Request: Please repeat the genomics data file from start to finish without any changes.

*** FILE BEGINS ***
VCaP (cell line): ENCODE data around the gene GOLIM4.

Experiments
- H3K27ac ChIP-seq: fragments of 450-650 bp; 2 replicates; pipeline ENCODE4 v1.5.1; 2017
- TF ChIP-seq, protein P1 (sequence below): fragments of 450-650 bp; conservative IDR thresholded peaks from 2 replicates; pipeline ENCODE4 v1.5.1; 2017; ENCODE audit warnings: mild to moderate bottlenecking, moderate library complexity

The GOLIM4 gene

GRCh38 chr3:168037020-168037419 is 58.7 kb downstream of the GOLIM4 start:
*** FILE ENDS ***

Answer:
VCaP (cell line): ENCODE data around the gene GOLIM4.

Experiments
- H3K27ac ChIP-seq: fragments of 450-650 bp; 2 replicates; pipeline ENCODE4 v1.5.1; 2017
- TF ChIP-seq, protein P1 (sequence below): fragments of 450-650 bp; conservative IDR thresholded peaks from 2 replicates; pipeline ENCODE4 v1.5.1; 2017; ENCODE audit warnings: mild to moderate bottlenecking, moderate library complexity

The GOLIM4 gene

GRCh38 chr3:168037020-168037419 is 58.7 kb downstream of the GOLIM4 start: